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Icon Building Group Thrives By Focusing on What Customers Want


Icon takes a “one-stop shop” approach to its projects, which includes assisting clients with interior design.

Icon Building Group aims to develop trust with its clients.  “Customers normally have no idea what goes into building or remodeling a home,” Owner Charlie Murphy says. “As such, they need to be able to trust we are doing the best we can to look after their well-being. For this to happen, service and the customer experience have to be more important than profit.” 

Murphy founded Icon in 2008 after selling a business he started and grew with three college buddies. The company cleaned restaurant exhaust systems nationwide and sold a product invented to keep grease off restaurant rooftops. 

Icon builds custom homes in the Chicagoland and southeast Wisconsin communities where it owns real estate – nine currently – and homes on lots owned by their customers. The homes can range from $300,000 to several million dollars. Icon also has a good-size remodeling division that handles kitchens, baths, basements and exteriors. 

Icon manages all aspects of the building process, including assisting clients with finding a lot, overseeing the due diligence on the prospective lot, financing, engineering, architecture, smart-home technology, interior design and building the home. “From soup to nuts, it’s a one-stop shop,” Murphy says. 

After a client signs a contract, Icon begins the process of obtaining a permit. Obtaining permits can take time. “Depending on the municipality, it might take 45 to 75 days, from submitting the permit, to get the home out of the ground,” Murphy says. During this time, clients begin to make selections on their finishes.

Icon follows the customer’s lead. “The firm is hyper-focused on helping clients create what they want to create, while doing so as cost effectively as possible,” Murphy says. “Change-orders are no problem for us.  However, we take the time to talk through the change with the customer so they understand how it might affect spend, functionality and re-sale.” 

When asked for an example, Murphy says, “We have done heated driveways. Each time we are asked to do one, we suggest there are more inexpensive ways to keep a driveway clear of snow and almost certainly whatever money is spent to create one will not come back when the home is re-sold.”

Icon understands the importance of communication with its clients. Employees are instructed to respond to client inquiries within 24 hours. There are regularly scheduled client meetings on- and off-site and the customer is encouraged to stop by their home site whenever the mood strikes.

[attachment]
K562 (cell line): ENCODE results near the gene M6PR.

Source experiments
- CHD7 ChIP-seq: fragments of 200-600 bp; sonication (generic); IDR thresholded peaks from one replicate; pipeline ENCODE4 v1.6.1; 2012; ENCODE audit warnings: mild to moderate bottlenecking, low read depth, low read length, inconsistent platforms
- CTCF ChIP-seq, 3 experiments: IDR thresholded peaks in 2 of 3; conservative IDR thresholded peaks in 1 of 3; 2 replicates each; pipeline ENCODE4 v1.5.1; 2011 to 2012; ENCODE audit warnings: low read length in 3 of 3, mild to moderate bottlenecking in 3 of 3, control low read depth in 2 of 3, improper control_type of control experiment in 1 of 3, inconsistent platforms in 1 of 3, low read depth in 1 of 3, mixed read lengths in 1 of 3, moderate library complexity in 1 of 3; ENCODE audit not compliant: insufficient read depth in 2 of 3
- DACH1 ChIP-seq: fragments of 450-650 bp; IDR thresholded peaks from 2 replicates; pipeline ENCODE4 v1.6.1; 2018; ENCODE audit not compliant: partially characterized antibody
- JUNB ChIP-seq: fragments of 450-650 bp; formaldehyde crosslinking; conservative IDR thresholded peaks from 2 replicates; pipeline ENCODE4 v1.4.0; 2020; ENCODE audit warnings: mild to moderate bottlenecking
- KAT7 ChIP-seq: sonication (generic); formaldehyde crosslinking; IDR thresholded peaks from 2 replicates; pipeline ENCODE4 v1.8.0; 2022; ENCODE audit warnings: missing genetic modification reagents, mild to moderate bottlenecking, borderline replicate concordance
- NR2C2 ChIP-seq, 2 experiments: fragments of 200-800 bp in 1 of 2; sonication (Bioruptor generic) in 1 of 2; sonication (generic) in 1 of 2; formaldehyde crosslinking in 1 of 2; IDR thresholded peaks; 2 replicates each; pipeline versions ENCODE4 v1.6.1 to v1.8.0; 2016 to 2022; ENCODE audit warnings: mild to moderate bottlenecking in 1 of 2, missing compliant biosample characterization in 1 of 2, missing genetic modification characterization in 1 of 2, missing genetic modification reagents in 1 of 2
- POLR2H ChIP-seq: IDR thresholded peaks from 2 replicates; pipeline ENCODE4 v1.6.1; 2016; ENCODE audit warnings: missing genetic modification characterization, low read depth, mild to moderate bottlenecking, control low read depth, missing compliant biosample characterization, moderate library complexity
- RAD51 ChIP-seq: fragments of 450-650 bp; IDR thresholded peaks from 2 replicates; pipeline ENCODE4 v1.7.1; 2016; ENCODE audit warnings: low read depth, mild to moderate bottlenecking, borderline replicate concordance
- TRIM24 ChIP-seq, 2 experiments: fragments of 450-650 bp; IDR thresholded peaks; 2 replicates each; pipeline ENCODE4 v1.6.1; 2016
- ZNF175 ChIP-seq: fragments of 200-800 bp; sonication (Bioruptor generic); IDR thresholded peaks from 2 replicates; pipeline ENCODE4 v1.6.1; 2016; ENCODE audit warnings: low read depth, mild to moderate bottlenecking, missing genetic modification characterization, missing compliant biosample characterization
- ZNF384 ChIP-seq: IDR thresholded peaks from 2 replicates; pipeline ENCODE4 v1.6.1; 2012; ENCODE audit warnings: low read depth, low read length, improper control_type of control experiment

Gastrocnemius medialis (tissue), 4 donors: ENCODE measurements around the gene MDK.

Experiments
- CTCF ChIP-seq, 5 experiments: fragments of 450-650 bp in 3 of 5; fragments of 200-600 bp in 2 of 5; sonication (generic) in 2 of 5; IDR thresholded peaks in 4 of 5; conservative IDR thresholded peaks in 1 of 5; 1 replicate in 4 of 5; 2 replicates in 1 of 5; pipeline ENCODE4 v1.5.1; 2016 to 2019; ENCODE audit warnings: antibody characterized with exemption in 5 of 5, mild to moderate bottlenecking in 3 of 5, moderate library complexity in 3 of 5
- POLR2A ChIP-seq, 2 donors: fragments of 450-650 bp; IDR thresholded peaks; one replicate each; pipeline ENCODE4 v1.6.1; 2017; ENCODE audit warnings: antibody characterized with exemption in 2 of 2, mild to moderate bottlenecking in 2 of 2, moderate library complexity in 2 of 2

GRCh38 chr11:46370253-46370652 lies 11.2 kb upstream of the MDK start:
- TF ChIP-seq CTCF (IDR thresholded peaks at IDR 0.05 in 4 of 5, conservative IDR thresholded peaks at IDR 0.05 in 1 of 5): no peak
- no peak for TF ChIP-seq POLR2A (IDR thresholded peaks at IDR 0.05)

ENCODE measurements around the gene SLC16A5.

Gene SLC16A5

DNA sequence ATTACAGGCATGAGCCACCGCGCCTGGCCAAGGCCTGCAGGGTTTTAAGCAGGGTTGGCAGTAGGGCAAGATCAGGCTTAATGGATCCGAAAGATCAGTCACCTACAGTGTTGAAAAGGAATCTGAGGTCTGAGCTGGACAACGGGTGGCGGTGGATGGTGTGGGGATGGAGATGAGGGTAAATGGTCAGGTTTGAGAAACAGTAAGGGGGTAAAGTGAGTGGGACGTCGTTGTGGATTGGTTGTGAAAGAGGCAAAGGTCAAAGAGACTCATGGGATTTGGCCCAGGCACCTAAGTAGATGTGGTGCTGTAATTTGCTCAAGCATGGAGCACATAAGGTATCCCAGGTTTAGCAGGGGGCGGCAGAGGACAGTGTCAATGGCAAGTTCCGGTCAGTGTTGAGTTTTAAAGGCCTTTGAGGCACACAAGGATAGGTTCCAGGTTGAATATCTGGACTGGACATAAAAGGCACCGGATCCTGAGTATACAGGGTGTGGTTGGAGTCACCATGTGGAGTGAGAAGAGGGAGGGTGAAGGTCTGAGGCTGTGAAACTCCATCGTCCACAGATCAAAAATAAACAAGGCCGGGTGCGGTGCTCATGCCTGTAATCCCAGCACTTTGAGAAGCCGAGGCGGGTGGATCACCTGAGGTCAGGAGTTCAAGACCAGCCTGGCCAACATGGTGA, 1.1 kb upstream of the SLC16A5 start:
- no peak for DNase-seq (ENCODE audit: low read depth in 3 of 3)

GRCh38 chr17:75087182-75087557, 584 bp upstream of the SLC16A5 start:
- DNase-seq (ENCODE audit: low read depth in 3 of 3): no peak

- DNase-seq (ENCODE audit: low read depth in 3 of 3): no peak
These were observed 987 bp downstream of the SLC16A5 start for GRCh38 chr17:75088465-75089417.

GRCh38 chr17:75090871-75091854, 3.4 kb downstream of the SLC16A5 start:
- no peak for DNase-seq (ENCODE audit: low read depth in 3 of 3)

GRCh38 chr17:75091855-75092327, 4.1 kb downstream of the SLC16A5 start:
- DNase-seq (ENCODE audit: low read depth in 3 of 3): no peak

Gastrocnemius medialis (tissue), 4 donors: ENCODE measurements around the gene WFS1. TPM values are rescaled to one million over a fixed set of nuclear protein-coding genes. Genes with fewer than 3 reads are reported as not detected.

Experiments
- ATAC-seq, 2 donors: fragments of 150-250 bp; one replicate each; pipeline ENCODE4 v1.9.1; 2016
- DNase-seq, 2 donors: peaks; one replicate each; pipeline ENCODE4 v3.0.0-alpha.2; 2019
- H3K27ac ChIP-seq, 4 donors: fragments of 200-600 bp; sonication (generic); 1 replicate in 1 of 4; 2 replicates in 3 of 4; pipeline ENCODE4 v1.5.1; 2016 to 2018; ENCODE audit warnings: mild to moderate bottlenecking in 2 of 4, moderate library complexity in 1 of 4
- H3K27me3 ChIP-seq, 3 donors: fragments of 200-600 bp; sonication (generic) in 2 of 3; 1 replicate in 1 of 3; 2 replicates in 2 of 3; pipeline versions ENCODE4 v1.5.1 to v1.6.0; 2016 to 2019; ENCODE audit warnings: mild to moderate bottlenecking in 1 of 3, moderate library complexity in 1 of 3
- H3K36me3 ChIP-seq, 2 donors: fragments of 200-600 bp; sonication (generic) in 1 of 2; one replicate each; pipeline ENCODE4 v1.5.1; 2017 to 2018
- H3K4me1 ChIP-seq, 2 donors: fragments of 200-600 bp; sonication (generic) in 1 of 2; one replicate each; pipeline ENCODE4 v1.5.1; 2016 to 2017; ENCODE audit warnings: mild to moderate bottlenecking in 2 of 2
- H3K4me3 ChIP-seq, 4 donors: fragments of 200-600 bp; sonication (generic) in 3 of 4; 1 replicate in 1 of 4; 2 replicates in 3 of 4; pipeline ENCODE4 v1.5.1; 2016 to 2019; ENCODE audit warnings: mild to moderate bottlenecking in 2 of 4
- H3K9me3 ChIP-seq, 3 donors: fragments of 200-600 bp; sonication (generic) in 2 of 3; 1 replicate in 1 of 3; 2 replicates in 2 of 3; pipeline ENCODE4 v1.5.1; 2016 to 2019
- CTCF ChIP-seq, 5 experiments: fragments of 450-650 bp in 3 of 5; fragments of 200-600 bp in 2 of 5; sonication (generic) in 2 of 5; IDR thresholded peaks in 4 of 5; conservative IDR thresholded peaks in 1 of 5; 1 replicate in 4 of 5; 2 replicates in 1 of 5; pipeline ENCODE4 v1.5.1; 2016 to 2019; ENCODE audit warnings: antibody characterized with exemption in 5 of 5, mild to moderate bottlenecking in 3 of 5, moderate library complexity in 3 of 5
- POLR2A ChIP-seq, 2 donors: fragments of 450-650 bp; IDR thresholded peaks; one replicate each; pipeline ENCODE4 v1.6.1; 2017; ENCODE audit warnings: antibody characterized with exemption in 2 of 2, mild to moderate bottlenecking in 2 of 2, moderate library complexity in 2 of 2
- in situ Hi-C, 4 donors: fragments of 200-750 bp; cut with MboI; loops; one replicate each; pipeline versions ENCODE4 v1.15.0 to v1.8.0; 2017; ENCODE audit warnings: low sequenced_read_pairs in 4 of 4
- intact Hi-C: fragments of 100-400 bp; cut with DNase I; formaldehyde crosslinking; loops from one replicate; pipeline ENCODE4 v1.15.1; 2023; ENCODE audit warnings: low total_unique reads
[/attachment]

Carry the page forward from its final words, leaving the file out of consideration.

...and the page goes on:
As part of its effort to make communication efficient, the company has invested in cloud-based technology that lets it post contracts, photos, selections, plans, pricing requests and change-orders the customer may access 24/7. Project managers carry tablet computers or laptops to post updates and changes. Photos are taken and shared with the customer prior to drywall in order to help with any post-close updates they might want to make.

Often the relationships developed between Icon and its clients turn into friendships. Icon recently completed a $2.5 million home in the Chicago suburb of Lincolnshire. “My entire family was at their wedding, which was eight months after we met and five months after their home started,” Murphy says. “Every day brings an opportunity to engage with another family. It is one of the best parts of what I do.”  

The company is currently conducting due diligence on a property where Icon will build a Buddhist temple. “It is an exciting opportunity and one near and dear to my heart,” Murphy says. 

Technology and Remodeling

Besides trustworthiness and its focus on customer service, a major factor in Icon’s success is its approach to where it owns real estate. “We only buy real estate where there are phenomenal schools, easy access to transportation, plenty of corporate jobs and convenient access to shopping, dining and entertainment,” Murphy says. 

In terms of building trends, Murphy has seen an increase in open floor plans – “which I think are here to stay” – along with the introduction of smart home technology and large, casual dining areas located in the rear of the home. There has also been a reduction in living rooms, formal dining areas, tubs in master bathrooms, fireplaces and two-story family rooms. “The idea is to build the space a family needs on a day-to-day basis while having the ability to re-purpose space as the family evolves,” Murphy says.

Every other year, Icon helps build a home for charity. The two most recent efforts were to benefit St. Jude Children’s Research Hospital and Wounded Warrior. The net proceeds of both home sales were donated to the respective charity. “Not only do our charitable efforts benefit great causes, they also bring us closer together internally and with our trades and suppliers,” Murphy says.

Icon has three goals for the future. First, the company wants to stay on the forefront of technology. As part of that, Icon is exploring the use of 3-D and virtual and augmented reality software. The company also wants to expand its remodeling division, which Murphy says will generate 10 times current revenue by 2024. Finally, Icon plans to stick to its strategy of only developing and owning real estate that meets its schools, jobs, transportation, shopping and dining criteria. “We will stay in our lane,” Murphy says.  


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